Poem – I Built You a House

I need to learn to be more open about the things that shaped me most. That’s part of the motivation behind the whole starting a blog thing. I have a stack of musings and tid bits that I’ve never shared with the world, and this is the place where, when I work up the courage, I will post them. I’m starting with this one, the story that started it all. Questions and comments are welcomed. Content warnings are offered for those sensitive to child death or gas lighting. Without further ado, here’s “I Built You a House”

I Built You a House

I built you a house, baby girl, and it was hideous.  
I was five-years-old when your mother called your grandmother to tell me that you died. 
You died. 
You were murdered. 
You died. 
You slipped down between the bed and the wall and you suffocated. 
The babysitter was high and she killed you. 
My sister, your mother, wasn’t home for a reason. 

I built you a house. 
I need to see things to understand them, 
but I never saw your house, apartment, condo, thing.  
I needed to build you a house 
so I could walk through it, 
deconstruct it, bit by bit. 

So, I built you a house in the back of my mind, 
tucked between my hopes and my nightmares. 
The walls were rotten, and black, and decay. 
Each lie became a nail fixing another stud at an unwelcome angle: 
sweet and broken. 

I built you a house so I could see it, 
but I never saw you either, 
never saw your body sleep in the flat wooden crib, 
never heard your corpse clarify the events that night. 

So, I brought you into the house. 
placed your shifting, morphing, essence between the bed and the wall 
and under the sink 
and strewn about the floor.  

I built you a house, 
and I visited every day 
bringing offerings of guilt. 

I’m sorry. 
I’m sorry that I was born. 
I’m sorry that they chose me. 
That when our family asked 
“Who can afford to live?” 
They looked at my light skin and my orange eyes,  
and they saw a future, 
and they didn’t look at you at all- 
or maybe they did, 
and they loved to watch you slip into your darkness- 
or maybe they loved you, and if they hadn’t wanted to keep me safe 
you wouldn’t have been in the shack that night. 

So many lies 
paved into the concrete below that house. 

I built you a house, with moldy carpets and broken mirrors 
and tiny, tiny rooms. 
When no one was looking, I forced myself to climb inside 
I love you, baby girl, and I’m sorry. 

I brought you news, sweet niece. 
Your sisters are grown, they do not know me,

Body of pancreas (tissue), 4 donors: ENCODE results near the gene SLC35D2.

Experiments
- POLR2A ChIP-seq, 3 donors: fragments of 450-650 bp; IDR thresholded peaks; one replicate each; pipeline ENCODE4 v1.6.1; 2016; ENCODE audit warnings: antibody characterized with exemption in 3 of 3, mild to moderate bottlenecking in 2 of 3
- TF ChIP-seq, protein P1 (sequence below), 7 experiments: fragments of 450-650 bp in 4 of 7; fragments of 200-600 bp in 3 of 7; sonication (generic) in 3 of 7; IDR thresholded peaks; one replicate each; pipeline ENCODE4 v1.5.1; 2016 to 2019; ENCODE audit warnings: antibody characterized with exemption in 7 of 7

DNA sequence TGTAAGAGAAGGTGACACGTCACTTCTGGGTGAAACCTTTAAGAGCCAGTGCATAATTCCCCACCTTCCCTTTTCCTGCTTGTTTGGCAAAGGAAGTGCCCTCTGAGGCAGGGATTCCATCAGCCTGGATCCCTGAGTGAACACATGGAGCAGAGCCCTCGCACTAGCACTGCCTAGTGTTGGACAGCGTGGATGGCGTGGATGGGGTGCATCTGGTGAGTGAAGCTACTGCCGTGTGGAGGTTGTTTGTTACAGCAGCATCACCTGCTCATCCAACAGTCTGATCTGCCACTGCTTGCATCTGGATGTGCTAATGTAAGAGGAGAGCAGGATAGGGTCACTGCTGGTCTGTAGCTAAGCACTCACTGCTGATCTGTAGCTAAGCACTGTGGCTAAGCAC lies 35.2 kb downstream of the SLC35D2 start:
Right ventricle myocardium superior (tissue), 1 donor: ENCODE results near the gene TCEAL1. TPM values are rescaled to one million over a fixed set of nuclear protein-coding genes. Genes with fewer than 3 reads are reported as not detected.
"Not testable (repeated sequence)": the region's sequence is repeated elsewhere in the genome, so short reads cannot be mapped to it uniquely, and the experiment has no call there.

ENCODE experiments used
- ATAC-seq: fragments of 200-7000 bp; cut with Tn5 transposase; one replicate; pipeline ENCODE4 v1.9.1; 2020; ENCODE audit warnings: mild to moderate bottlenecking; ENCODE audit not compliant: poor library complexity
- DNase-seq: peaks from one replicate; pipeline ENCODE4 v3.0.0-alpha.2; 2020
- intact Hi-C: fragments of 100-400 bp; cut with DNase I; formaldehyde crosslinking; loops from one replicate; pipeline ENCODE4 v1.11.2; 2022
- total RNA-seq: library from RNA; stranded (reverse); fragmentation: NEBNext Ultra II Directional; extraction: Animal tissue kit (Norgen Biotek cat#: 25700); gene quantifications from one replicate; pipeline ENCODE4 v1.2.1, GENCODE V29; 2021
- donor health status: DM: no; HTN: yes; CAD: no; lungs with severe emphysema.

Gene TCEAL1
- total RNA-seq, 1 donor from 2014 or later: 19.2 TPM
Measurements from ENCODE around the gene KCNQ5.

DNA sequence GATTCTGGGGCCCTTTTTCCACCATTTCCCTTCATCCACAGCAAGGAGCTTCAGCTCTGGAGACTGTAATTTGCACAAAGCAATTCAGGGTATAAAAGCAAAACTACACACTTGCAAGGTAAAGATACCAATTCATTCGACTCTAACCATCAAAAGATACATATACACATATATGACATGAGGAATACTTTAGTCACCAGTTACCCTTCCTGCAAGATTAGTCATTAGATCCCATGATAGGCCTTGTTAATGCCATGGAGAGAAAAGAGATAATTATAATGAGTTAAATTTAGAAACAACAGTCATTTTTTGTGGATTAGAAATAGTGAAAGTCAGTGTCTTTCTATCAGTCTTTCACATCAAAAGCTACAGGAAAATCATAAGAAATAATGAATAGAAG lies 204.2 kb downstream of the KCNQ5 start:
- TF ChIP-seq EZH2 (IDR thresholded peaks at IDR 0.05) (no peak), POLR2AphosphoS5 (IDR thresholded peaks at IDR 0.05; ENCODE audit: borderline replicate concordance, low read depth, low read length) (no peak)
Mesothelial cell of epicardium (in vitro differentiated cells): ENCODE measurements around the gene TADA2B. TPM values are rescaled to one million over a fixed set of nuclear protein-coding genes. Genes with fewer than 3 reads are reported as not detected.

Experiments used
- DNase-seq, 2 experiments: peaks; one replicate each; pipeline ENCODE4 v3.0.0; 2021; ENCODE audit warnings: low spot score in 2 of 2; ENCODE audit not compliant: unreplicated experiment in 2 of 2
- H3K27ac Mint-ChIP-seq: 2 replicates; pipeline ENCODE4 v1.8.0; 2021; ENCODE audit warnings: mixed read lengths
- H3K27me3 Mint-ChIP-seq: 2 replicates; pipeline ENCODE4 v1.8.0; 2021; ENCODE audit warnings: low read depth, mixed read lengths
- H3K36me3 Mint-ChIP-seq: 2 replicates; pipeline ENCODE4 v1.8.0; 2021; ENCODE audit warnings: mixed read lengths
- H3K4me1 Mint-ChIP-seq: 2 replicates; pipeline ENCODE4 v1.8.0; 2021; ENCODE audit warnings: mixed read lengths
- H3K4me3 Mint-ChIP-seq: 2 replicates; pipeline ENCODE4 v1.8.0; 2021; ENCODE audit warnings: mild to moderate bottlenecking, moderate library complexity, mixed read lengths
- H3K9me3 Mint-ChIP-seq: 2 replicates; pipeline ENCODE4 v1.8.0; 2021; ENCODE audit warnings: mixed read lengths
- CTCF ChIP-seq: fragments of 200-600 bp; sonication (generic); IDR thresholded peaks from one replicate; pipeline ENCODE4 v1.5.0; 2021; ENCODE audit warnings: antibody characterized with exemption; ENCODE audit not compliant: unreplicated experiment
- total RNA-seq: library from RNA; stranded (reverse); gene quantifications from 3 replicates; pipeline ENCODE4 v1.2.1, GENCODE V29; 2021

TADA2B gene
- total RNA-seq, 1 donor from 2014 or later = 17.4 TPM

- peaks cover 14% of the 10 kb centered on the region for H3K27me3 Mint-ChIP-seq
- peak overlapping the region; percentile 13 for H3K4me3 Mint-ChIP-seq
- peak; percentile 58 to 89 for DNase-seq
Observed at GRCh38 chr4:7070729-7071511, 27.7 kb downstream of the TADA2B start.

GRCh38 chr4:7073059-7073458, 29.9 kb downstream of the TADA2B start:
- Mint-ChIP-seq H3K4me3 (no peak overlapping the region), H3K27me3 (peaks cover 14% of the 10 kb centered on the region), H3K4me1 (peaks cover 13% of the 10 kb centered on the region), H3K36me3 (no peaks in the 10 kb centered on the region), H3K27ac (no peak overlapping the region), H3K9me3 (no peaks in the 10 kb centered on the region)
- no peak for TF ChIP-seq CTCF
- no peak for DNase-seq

but I know that they love you. 
Your brother is making it, baby girl. 
Your mother is working, they do not know me, 
but they love you. 

I built you a house 
and kept you nestled in my head. 
between my hopes and my nightmares 
to remind me who I am. 

I am me, the girl with the orange eyes. 
I am you, the girl with the charcoal eyes. 
I am trying so hard to live for both of us 
to be enough for both of us: 
to do enough, to see enough, to love enough 

We can do so much. 
We can save the world. 

I built you a house, 
and it was hideous. 
I thought that I could find your happiness in that house, 
but the shards, the splinters of all that I wasn’t infected my skin. 
Bits of strength, and intelligence, and caring burrowed in, 
became inflamed 
so that our skin became perfect: 
fearfully kind, 
You know I tried! 
Inflammation hurts. 

I built you a house, 
but Being perfect is exhausting 
and I couldn’t bring in enough food for the both of us. 
so I gave you a prom, 
and a graduation, 
and a baptism, 
and a family, 
and I let you leave the house, complete. 

I built you a house, 
and I kept it 
long after you left, 
and it grew, and it throbbed, 
and it grated at the back of my mind. 
It pressed into my hopes and my nightmares. 
It needed to leave, but it was all that I had left of you when I let you go. 

I needed you. 

I went looking again. 
Outside of my mind. 
Snuck out of the conference in Salt Lake City, 
hopped on a bus 
to get to another bus 
to get on a train 
to walk  
to look. 

Baby girl, you had a house 
with brick walls, and large rooms, 
and a white picket fence, 
and a park in front 
with mountains and flowers. 

I heard laughter at the library down the street, 
and the house I built you, I tore it down, 
its dark tendrils retreating from my every synapse.

I built you a house, and it was hideous. 
But, baby girl, the morning after whatever happened 
Easter, 1999 
the sun rose, 
and there were mountains, and there were flowers, 
and there was a home, built just for you. 

If you don’t mind, I think I’ll keep the mountains. 

The Blog-y Part

I don’t want to just drop this here and not talk about inspiration. Yes, the event itself and all that came with it was some of the inspiration, but Sierra Demulder’s “Mrs. Dahmer” was the prompt that got me to sit it down and get it to paper. I highly recommend all of her works.

What has you writing this week?

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